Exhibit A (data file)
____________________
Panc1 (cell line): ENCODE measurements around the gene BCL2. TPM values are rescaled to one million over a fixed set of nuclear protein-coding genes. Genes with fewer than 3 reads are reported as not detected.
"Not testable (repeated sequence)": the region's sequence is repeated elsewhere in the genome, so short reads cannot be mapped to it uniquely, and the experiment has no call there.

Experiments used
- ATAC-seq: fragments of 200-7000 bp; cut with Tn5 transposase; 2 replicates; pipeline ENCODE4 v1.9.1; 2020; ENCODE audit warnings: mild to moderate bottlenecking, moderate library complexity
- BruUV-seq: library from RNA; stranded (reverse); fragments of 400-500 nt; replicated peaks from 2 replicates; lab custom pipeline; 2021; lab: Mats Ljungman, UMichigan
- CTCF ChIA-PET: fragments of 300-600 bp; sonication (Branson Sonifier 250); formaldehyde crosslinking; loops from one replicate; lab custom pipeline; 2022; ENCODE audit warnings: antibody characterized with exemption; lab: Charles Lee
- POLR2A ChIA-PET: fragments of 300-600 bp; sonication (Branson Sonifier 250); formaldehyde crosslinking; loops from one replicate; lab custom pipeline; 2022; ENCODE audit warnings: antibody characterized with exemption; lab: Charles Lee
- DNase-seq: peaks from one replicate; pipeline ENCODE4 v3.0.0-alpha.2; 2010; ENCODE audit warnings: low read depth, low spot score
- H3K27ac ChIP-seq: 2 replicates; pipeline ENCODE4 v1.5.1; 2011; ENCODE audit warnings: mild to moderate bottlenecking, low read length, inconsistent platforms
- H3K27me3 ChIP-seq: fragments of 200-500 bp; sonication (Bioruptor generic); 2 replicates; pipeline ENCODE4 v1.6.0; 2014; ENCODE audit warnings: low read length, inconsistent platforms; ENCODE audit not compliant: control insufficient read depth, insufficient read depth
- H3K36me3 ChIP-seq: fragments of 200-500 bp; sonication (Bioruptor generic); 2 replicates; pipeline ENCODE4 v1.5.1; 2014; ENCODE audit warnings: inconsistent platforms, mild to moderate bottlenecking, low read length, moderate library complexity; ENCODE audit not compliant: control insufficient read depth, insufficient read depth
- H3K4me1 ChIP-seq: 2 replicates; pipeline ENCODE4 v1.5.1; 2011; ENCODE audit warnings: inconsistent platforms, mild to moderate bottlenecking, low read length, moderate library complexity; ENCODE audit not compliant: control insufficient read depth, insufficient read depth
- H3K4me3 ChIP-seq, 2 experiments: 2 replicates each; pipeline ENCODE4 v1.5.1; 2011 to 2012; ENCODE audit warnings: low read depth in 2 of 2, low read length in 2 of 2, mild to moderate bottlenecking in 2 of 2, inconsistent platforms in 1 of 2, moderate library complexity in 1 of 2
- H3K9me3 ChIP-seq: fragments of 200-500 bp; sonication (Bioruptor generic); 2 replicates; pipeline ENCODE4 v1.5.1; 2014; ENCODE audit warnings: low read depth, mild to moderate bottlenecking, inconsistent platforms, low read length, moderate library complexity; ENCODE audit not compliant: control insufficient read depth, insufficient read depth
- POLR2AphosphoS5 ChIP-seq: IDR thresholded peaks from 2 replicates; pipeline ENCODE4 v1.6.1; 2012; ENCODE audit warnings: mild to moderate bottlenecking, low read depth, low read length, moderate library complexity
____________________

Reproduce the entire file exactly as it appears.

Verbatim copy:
Panc1 (cell line): ENCODE measurements around the gene BCL2. TPM values are rescaled to one million over a fixed set of nuclear protein-coding genes. Genes with fewer than 3 reads are reported as not detected.
"Not testable (repeated sequence)": the region's sequence is repeated elsewhere in the genome, so short reads cannot be mapped to it uniquely, and the experiment has no call there.

Experiments used
- ATAC-seq: fragments of 200-7000 bp; cut with Tn5 transposase; 2 replicates; pipeline ENCODE4 v1.9.1; 2020; ENCODE audit warnings: mild to moderate bottlenecking, moderate library complexity
- BruUV-seq: library from RNA; stranded (reverse); fragments of 400-500 nt; replicated peaks from 2 replicates; lab custom pipeline; 2021; lab: Mats Ljungman, UMichigan
- CTCF ChIA-PET: fragments of 300-600 bp; sonication (Branson Sonifier 250); formaldehyde crosslinking; loops from one replicate; lab custom pipeline; 2022; ENCODE audit warnings: antibody characterized with exemption; lab: Charles Lee
- POLR2A ChIA-PET: fragments of 300-600 bp; sonication (Branson Sonifier 250); formaldehyde crosslinking; loops from one replicate; lab custom pipeline; 2022; ENCODE audit warnings: antibody characterized with exemption; lab: Charles Lee
- DNase-seq: peaks from one replicate; pipeline ENCODE4 v3.0.0-alpha.2; 2010; ENCODE audit warnings: low read depth, low spot score
- H3K27ac ChIP-seq: 2 replicates; pipeline ENCODE4 v1.5.1; 2011; ENCODE audit warnings: mild to moderate bottlenecking, low read length, inconsistent platforms
- H3K27me3 ChIP-seq: fragments of 200-500 bp; sonication (Bioruptor generic); 2 replicates; pipeline ENCODE4 v1.6.0; 2014; ENCODE audit warnings: low read length, inconsistent platforms; ENCODE audit not compliant: control insufficient read depth, insufficient read depth
- H3K36me3 ChIP-seq: fragments of 200-500 bp; sonication (Bioruptor generic); 2 replicates; pipeline ENCODE4 v1.5.1; 2014; ENCODE audit warnings: inconsistent platforms, mild to moderate bottlenecking, low read length, moderate library complexity; ENCODE audit not compliant: control insufficient read depth, insufficient read depth
- H3K4me1 ChIP-seq: 2 replicates; pipeline ENCODE4 v1.5.1; 2011; ENCODE audit warnings: inconsistent platforms, mild to moderate bottlenecking, low read length, moderate library complexity; ENCODE audit not compliant: control insufficient read depth, insufficient read depth
- H3K4me3 ChIP-seq, 2 experiments: 2 replicates each; pipeline ENCODE4 v1.5.1; 2011 to 2012; ENCODE audit warnings: low read depth in 2 of 2, low read length in 2 of 2, mild to moderate bottlenecking in 2 of 2, inconsistent platforms in 1 of 2, moderate library complexity in 1 of 2
- H3K9me3 ChIP-seq: fragments of 200-500 bp; sonication (Bioruptor generic); 2 replicates; pipeline ENCODE4 v1.5.1; 2014; ENCODE audit warnings: low read depth, mild to moderate bottlenecking, inconsistent platforms, low read length, moderate library complexity; ENCODE audit not compliant: control insufficient read depth, insufficient read depth
- POLR2AphosphoS5 ChIP-seq: IDR thresholded peaks from 2 replicates; pipeline ENCODE4 v1.6.1; 2012; ENCODE audit warnings: mild to moderate bottlenecking, low read depth, low read length, moderate library complexity